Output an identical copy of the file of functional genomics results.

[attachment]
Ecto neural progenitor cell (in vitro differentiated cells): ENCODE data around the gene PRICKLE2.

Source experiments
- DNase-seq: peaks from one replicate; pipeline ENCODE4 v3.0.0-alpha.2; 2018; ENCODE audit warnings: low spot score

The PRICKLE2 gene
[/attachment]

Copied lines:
Ecto neural progenitor cell (in vitro differentiated cells): ENCODE data around the gene PRICKLE2.

Source experiments
- DNase-seq: peaks from one replicate; pipeline ENCODE4 v3.0.0-alpha.2; 2018; ENCODE audit warnings: low spot score

The PRICKLE2 gene